Opinion: Positive engagement at Brighton Pride shows the way

A couple of weeks ago, I had the best experience of my life involving a tractor. First, though, I need to do a bit of a build-up to explain how it came about.

Over the years I have done a lot of different things to promote British agriculture.

I’ve welded together Young Farmers’ flower floats and arranged flowers for the NFU stand at Chelsea Flower Show.

I’ve spoken at secondary school careers fairs, taken assemblies in primary schools wearing wellies, given talks to the WI and faced drunken Round Tablers with my unfunny after-dinner speeches.

See also: FWi video from the Brighton Pride event

I say this not to tell you what a hero I am (you know that already).

I just want to show that I speak from experience when I say that lots and lots of people in this country aren’t particularly bothered about agriculture.

This is one of the reasons why last year I helped to start an organisation called Agrespect.

It was created to make all members of society feel equally welcome in the countryside regardless of their gender, ethnicity or sexuality.

We all know that the farming industry still harbours a few people with unpleasant sexist, racist and homophobic opinions, which make rural areas seem unwelcoming to a large percentage of modern society.

As a way of challenging this, we decided to put an Agrespect entry in Brighton Pride parade.

Agco generously provided us with “Sassey Ferguson” – a cute, rainbow-emblazoned 5713.

Now I know what you’re possibly thinking, “Great. Low prices, terrible weather. That’s all we need; poofters and weirdos getting involved.”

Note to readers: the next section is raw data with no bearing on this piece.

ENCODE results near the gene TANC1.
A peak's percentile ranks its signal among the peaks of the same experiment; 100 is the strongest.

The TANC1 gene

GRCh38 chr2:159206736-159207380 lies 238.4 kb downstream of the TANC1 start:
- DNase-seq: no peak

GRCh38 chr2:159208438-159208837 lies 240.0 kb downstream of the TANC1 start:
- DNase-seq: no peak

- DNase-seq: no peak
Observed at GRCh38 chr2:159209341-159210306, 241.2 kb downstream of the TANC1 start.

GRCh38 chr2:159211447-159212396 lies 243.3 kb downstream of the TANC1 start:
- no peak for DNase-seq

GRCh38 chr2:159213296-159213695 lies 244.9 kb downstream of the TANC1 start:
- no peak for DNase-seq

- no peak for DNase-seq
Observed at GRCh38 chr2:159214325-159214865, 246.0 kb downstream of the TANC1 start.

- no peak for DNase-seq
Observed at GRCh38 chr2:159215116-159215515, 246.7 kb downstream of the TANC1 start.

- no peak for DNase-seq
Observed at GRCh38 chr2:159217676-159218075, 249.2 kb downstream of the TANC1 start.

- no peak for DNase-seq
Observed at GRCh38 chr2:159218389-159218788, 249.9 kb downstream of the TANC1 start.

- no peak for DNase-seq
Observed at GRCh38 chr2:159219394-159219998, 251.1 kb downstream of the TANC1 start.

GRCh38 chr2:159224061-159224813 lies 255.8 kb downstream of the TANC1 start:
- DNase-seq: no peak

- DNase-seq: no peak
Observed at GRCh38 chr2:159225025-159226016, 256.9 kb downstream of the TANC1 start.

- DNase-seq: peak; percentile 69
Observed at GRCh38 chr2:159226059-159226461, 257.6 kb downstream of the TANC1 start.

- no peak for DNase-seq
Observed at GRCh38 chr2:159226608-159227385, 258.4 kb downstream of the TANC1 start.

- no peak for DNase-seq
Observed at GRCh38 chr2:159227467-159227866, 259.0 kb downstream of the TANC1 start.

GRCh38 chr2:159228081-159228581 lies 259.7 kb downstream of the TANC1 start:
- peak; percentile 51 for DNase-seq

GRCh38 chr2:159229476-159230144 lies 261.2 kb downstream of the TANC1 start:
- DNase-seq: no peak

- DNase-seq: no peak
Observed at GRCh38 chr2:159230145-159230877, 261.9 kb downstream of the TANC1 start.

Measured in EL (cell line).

But Pride events are now very popular and mainstream. Hundreds of thousands of people attend Brighton Pride.

The crowds are 10 people deep for two miles. The event isn’t just about being gay; it’s a joyful celebration of acceptance and loving people for who they are.

We assembled 50 LGBT industry representatives – farmers, agronomists, RAU directors, Rothamsted scientists and Defra officials to walk behind the tractor.

Each of us care passionately about the industry but, being farming types, are not especially flamboyant.

Most of us were wearing checked shirts and, if I’m honest, we all felt pretty uncomfortable about the whole set up.

But the minute the parade started, something magical happened. The crowds erupted when they saw the tractor.

So unexpected was the sight of a farming entry, that people went wild. People were screaming “we love you farmers” for three hours.

I wish that everyone could experience the sheer joy of being cheered and high-fived for that length of time just for being a farmer. It was phenomenal.

It made me realise how much easier it is to deliver a farming message if we do it with a sense of fun and on society’s terms rather than on our own.

Too often we launch publicity campaigns that are hectoring instructions to “Buy British” or self-righteous propaganda saying how the public would die of starvation without us.

What we demonstrated at Brighton Pride is that it’s enough just to show that the farming industry is made up of relatable and honest human beings.

It felt like we were building relationships with urban communities.

This is a powerful way to earn trust and to attract people into the industry who might not have considered it before.

So, if you want to get involved, Agrespect is planning to be back at another Pride event next year with an even bigger and better display.

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